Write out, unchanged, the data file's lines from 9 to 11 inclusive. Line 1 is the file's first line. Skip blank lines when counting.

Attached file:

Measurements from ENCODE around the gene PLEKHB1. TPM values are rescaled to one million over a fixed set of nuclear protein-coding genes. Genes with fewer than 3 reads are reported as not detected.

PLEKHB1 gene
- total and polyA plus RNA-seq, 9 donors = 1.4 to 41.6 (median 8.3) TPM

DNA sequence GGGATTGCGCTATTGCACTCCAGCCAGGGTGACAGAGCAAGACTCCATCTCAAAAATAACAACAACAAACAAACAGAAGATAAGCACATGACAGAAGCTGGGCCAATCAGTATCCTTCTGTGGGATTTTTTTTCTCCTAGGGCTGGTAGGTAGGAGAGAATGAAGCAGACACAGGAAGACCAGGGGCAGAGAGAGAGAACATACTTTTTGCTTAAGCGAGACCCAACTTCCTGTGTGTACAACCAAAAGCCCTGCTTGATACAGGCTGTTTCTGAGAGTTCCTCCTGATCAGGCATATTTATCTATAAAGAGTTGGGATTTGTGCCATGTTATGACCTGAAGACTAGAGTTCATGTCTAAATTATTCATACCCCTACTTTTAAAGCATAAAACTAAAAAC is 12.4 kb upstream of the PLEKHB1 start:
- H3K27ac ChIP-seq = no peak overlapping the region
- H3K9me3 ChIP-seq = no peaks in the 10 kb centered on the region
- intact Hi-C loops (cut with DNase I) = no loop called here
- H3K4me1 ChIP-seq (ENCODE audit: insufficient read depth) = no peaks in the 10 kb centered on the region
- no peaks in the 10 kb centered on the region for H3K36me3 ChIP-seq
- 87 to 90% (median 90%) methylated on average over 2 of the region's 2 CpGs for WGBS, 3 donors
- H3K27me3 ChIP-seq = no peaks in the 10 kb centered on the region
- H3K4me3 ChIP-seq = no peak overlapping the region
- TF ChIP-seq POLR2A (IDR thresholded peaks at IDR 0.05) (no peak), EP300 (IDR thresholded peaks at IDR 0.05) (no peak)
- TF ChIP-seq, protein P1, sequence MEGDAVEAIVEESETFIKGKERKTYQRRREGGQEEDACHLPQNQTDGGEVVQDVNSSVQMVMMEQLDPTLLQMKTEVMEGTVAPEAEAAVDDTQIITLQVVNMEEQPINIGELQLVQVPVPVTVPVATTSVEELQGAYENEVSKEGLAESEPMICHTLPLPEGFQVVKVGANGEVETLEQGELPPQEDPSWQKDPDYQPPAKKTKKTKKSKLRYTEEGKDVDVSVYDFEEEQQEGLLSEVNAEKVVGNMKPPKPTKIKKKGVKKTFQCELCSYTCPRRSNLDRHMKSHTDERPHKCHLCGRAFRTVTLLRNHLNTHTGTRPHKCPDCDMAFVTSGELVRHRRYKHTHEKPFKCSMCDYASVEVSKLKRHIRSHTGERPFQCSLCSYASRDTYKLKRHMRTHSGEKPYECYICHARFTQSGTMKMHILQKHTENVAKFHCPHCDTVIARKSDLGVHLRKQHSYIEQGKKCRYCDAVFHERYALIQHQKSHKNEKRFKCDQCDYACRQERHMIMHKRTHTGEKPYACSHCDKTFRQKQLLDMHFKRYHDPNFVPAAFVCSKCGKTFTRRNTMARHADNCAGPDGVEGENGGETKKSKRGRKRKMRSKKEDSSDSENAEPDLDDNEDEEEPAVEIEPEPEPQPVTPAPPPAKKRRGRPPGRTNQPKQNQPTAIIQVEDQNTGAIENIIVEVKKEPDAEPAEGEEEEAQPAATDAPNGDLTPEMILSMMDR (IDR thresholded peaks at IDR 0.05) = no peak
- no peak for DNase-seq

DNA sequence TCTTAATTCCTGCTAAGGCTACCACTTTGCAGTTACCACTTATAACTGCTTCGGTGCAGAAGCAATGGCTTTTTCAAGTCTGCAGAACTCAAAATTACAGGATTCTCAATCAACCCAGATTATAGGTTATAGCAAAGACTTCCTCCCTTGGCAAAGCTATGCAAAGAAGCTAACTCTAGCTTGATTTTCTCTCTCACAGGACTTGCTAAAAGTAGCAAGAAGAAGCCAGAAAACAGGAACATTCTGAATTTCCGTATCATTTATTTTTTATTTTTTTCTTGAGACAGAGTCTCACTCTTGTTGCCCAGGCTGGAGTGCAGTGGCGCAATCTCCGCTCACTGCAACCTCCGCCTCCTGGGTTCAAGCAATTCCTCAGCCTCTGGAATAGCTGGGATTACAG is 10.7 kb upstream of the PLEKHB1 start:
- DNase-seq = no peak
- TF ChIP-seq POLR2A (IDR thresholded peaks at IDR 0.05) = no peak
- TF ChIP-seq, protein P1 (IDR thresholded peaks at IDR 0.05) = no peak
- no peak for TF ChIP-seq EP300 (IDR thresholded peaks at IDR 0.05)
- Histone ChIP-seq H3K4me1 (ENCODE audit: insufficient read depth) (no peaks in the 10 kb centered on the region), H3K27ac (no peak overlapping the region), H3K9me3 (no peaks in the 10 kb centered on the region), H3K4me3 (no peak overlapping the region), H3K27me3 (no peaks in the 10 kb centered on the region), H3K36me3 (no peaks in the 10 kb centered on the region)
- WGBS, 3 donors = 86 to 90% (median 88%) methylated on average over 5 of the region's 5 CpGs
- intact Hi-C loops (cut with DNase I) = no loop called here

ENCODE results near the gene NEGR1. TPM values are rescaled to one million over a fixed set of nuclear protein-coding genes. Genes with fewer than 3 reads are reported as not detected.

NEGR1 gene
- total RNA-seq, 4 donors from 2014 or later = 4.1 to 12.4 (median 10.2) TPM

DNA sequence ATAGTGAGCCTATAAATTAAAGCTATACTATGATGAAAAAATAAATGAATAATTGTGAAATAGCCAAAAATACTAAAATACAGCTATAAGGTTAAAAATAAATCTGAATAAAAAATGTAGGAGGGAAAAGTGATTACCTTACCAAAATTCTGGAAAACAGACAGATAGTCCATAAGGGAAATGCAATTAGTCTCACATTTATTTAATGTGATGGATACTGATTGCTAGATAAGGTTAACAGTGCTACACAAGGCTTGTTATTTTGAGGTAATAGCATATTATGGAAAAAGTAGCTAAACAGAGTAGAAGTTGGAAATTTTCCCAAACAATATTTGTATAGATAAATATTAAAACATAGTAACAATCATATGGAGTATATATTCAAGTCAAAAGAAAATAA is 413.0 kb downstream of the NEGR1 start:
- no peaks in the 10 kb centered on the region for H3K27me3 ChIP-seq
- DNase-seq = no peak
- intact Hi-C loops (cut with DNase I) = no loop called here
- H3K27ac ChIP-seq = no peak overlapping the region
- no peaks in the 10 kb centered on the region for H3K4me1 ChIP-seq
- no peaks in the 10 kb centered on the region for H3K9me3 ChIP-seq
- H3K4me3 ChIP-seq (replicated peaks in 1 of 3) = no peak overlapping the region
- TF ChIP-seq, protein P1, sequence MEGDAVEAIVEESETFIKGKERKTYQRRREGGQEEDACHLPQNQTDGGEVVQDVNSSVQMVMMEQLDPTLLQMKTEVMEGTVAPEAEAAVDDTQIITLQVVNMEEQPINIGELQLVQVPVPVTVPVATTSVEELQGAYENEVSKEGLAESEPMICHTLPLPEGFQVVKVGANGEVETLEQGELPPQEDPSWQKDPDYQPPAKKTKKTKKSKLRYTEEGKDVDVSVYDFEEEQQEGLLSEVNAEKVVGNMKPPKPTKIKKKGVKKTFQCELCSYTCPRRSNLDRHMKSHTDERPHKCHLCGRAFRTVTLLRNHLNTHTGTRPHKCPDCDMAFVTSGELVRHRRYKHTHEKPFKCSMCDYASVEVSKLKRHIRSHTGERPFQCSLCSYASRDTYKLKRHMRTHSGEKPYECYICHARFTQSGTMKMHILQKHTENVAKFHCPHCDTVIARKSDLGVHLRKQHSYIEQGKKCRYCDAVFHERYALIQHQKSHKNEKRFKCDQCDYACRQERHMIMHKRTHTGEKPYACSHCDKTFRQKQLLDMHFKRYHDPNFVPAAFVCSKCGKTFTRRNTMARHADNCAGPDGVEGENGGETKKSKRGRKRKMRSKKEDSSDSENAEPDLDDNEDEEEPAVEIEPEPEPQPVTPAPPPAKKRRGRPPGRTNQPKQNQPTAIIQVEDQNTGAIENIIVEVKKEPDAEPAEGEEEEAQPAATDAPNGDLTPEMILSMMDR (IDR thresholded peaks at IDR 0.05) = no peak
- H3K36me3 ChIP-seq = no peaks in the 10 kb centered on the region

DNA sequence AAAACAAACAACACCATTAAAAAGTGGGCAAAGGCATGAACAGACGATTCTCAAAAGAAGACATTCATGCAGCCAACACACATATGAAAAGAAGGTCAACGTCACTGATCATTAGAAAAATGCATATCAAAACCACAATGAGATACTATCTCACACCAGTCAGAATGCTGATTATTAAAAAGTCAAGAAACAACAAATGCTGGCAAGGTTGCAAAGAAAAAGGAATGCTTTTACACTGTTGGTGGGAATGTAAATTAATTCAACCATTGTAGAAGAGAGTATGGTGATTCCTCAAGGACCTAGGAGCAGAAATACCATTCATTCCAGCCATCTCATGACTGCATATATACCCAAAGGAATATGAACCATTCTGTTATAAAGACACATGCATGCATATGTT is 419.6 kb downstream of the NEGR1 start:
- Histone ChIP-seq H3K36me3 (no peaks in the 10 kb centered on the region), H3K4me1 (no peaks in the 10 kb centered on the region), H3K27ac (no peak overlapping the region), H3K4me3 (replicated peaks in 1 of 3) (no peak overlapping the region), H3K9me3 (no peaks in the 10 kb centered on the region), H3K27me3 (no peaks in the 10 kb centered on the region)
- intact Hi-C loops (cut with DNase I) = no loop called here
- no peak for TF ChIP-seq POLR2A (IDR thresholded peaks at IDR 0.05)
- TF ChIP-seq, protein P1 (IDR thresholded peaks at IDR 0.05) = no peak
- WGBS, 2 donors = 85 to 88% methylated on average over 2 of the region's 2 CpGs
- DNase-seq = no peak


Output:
- no peaks in the 10 kb centered on the region for H3K36me3 ChIP-seq
- 87 to 90% (median 90%) methylated on average over 2 of the region's 2 CpGs for WGBS, 3 donors
- H3K27me3 ChIP-seq = no peaks in the 10 kb centered on the region